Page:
Lester Aldridge Lymington Life Matters: Don't leave it too late

Don't leave it too late to put into place Lasting Powers of Attorney

Life Matters for Lymington from Lester Aldridge: there are many advantages of putting LPAs into place at an early stage.

Power of attorneyOur monthly 'Life Matters' series focuses on those niggling legal matters to which we should attend: this month Parisa Jones from Lester Aldridge looks at why we should not put off putting into place Lasting Powers of Attorney (LPA).

As a Private Client Solicitor, I will often speak to clients about putting into place Lasting Powers of Attorney. A response I often hear is that “I will do it when I need it”. However, if you’re in a situation when you need a power of attorney, it may be too late! 

Once people understand the process of putting into place LPAs and the advantages of doing so at an early stage, they will often change their mind about delaying it. 

What is a Lasting Power of Attorney?

It is not always possible for someone to manage their affairs effectively. This may be due to a physical or mental impairment. Having an LPA in place will help eliminate any stress that this may cause and ensure that there is always someone to assist you or to make decisions on your behalf, if necessary.

There are two types of LPA that you can make; one that covers property and financial affairs and the one that covers health and welfare. Generally, we would advise that you make both types of LPA.

A property and financial affairs LPA allows your appointed attorney to access bank accounts, make payments on your behalf, sell property, buy property and deal with investments, subject to any restrictions or guidance you may wish to impose. This LPA can be used whilst you have capacity and, in the unfortunate event of you losing mental capacity.

A health and welfare LPA allows your appointed attorney to make decisions about medical treatment, life-sustaining treatment, where you live and daily routine again, subject to any restrictions or guidance. This LPA can only be used if you are unable to make these decisions for yourself.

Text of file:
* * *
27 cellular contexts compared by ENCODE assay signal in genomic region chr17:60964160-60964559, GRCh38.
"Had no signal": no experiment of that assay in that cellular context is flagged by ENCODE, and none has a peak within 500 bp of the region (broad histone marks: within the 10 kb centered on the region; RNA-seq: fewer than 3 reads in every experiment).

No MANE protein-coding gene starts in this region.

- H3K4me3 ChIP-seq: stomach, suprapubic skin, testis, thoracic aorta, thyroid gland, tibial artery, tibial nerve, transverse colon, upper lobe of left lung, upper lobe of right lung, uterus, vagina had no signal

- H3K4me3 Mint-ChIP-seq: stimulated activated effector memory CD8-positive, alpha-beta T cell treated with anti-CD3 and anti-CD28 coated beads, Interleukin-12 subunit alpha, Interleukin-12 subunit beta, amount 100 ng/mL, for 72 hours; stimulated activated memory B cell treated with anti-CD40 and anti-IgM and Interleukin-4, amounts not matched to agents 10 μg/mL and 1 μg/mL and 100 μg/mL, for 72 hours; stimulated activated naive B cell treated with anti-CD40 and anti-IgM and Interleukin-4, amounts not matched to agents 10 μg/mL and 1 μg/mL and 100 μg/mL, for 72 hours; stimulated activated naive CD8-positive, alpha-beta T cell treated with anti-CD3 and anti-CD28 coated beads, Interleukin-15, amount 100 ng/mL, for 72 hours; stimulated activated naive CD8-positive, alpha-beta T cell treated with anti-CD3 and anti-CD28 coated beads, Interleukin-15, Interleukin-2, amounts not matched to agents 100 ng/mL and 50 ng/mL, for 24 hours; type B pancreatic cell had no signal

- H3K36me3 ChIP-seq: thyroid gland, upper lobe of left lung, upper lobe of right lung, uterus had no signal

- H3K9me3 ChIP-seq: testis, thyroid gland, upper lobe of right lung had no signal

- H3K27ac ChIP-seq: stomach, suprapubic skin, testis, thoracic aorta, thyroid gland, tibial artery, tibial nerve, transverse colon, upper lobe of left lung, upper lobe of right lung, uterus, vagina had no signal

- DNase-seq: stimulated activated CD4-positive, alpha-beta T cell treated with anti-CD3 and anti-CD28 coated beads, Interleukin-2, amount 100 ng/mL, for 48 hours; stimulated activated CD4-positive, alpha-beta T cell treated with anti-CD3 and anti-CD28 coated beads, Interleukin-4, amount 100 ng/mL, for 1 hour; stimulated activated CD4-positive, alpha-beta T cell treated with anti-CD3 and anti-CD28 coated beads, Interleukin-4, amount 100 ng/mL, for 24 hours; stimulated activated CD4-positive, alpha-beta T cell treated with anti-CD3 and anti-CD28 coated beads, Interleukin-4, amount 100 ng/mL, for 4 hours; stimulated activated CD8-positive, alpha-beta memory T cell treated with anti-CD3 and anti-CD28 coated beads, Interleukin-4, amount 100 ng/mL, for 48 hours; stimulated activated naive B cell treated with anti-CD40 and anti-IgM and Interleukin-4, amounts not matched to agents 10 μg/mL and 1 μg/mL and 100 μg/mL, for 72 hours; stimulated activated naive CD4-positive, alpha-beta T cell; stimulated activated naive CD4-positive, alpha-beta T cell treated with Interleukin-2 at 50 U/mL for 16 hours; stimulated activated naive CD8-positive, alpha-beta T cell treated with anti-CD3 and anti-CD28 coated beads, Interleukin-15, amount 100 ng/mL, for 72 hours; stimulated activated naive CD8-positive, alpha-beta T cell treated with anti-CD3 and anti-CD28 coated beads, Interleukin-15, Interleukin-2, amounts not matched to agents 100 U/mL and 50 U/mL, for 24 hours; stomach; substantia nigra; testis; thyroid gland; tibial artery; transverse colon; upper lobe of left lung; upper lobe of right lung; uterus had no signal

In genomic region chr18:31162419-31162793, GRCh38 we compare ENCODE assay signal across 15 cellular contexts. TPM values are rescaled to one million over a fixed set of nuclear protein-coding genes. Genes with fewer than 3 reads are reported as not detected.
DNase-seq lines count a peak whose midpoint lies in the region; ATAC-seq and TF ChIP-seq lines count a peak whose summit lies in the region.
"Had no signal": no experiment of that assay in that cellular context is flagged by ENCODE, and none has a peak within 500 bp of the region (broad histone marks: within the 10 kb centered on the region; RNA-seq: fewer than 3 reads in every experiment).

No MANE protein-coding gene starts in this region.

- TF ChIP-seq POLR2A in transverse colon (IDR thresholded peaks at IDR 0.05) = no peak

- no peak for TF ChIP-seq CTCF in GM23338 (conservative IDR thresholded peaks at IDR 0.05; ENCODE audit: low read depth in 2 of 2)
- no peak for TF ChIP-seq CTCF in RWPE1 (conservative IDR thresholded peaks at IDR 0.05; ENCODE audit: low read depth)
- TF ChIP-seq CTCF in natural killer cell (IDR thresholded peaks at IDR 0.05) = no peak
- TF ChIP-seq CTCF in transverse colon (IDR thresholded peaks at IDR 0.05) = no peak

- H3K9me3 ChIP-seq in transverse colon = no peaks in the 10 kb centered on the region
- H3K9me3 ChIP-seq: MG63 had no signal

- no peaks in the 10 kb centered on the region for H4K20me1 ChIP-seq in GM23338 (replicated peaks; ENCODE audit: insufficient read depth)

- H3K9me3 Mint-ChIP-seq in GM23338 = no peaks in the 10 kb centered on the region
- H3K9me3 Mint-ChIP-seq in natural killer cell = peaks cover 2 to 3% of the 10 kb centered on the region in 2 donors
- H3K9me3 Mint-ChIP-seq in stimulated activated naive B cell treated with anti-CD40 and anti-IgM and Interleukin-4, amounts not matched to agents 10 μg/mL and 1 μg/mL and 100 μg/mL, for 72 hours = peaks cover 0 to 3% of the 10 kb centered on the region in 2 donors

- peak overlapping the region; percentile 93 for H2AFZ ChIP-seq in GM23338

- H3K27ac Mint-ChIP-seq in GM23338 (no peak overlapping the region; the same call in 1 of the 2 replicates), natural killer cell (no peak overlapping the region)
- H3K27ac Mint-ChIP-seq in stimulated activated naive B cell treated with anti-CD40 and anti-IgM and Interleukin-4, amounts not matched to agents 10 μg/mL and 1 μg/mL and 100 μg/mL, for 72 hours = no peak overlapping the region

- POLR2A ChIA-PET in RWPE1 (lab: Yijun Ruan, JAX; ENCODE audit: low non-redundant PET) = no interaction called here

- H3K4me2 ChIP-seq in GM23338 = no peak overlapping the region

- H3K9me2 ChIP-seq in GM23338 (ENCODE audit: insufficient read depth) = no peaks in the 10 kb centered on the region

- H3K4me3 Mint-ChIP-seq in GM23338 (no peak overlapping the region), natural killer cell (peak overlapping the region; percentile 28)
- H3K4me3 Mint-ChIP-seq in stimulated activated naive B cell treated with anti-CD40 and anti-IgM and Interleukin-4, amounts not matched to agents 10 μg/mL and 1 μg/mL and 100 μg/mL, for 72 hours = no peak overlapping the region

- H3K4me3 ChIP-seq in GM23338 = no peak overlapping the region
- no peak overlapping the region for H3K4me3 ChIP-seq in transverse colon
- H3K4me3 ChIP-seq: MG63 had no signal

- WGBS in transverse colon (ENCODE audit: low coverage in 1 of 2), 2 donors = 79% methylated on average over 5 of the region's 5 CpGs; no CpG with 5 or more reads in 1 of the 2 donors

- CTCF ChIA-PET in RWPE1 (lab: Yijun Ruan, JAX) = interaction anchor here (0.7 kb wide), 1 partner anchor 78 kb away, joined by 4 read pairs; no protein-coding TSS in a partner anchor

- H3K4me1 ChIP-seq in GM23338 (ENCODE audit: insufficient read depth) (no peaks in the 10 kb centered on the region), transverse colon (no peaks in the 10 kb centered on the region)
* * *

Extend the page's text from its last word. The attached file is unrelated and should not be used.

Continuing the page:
Power of AttorneyWhy make an LPA?

Preparing an LPA at an early stage can help give you peace of mind that if anything were to happen, your affairs will always be dealt with by someone that you trust. You are able to retain control on your finances until you either feel that you need assistance or, in the unfortunate event that you lose your mental capacity. At this stage your attorney will then be able to undertake all necessary tasks on your behalf, whilst always acting in your best interests.

Does the LPA have to be registered?

In order for your attorneys to act under an LPA, it needs to be registered with the Office of the Public Guardian. The registration fee payable is currently £82.00 for each LPA and the registration process takes approximately 8-10 weeks. 

Who should I appoint as an Attorney?

It is important to choose someone that you trust and that has the skills necessary to make the best decisions for you. For example, if you are appointing someone to manage your finances, does he or she have the financial experience to do this or even have the time take on this responsibility?

Your attorney will also need to consent to acting and is required to sign the LPA form.

Read our feature from August 2018, 'Lasting Power of Attorney demystified

What happens if I don’t make an LPA?

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If you have make no provision in the form of a valid Enduring Power of Attorney (EPA) or LPA, there will be no one to make decisions on your behalf if you require assistance or if you lose mental capacity.

In terms of your financial affairs, there would not be anyone with the legal authority to act for you. Consider how your bills would be paid, how your funds would be accessed and who would sell your property if you needed to move.